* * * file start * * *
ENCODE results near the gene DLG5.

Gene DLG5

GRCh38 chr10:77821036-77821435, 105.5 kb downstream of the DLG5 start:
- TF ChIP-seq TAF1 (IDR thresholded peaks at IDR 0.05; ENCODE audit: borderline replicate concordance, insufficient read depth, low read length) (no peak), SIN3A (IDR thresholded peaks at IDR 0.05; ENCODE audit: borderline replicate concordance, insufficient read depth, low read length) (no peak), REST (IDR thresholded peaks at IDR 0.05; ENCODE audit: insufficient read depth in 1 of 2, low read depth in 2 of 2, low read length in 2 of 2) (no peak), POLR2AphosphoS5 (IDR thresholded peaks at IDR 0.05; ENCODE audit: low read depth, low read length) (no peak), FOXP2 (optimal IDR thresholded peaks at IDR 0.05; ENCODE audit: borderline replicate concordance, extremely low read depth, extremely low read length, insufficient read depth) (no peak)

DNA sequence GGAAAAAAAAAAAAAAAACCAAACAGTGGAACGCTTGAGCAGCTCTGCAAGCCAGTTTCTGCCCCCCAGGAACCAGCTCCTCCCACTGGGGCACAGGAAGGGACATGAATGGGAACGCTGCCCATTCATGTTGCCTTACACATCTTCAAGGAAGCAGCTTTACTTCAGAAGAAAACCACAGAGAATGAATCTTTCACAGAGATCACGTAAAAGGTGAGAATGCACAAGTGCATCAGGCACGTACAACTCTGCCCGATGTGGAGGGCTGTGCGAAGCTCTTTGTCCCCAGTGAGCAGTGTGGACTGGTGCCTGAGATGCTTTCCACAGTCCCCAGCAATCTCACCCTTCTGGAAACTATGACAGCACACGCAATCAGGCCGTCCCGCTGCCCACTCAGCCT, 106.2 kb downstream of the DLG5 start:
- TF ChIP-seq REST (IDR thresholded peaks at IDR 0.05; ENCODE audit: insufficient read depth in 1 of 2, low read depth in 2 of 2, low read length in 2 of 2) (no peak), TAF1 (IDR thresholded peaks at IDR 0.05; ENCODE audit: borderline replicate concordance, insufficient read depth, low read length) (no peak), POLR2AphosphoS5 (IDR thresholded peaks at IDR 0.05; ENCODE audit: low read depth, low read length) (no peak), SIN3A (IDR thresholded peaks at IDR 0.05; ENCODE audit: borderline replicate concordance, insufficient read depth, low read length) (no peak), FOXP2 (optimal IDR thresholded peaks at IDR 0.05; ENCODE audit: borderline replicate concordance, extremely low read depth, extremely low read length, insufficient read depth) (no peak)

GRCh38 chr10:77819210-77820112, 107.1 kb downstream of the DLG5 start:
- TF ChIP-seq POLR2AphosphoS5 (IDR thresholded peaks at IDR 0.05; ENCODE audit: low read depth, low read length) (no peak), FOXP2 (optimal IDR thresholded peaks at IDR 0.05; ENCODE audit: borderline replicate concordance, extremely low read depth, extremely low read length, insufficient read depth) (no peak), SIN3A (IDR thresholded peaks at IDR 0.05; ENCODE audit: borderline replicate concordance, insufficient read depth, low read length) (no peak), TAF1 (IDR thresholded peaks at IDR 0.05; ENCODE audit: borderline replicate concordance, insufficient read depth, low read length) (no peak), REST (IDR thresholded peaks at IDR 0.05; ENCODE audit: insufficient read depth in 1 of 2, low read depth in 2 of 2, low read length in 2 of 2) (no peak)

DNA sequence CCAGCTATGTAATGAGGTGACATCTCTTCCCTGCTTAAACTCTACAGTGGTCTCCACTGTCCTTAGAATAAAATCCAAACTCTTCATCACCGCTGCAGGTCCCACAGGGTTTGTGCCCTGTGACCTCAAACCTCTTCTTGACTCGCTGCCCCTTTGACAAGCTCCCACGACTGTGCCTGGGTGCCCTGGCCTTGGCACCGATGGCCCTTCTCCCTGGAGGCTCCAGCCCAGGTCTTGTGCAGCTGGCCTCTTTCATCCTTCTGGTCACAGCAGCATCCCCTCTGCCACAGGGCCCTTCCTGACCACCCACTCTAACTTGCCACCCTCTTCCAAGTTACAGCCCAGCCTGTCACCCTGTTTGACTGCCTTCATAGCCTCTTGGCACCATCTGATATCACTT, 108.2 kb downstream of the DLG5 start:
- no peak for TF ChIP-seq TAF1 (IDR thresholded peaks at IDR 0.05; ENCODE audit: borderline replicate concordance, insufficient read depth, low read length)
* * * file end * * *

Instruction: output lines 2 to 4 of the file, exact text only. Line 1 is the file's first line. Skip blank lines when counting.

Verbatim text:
Gene DLG5

GRCh38 chr10:77821036-77821435, 105.5 kb downstream of the DLG5 start:
- TF ChIP-seq TAF1 (IDR thresholded peaks at IDR 0.05; ENCODE audit: borderline replicate concordance, insufficient read depth, low read length) (no peak), SIN3A (IDR thresholded peaks at IDR 0.05; ENCODE audit: borderline replicate concordance, insufficient read depth, low read length) (no peak), REST (IDR thresholded peaks at IDR 0.05; ENCODE audit: insufficient read depth in 1 of 2, low read depth in 2 of 2, low read length in 2 of 2) (no peak), POLR2AphosphoS5 (IDR thresholded peaks at IDR 0.05; ENCODE audit: low read depth, low read length) (no peak), FOXP2 (optimal IDR thresholded peaks at IDR 0.05; ENCODE audit: borderline replicate concordance, extremely low read depth, extremely low read length, insufficient read depth) (no peak)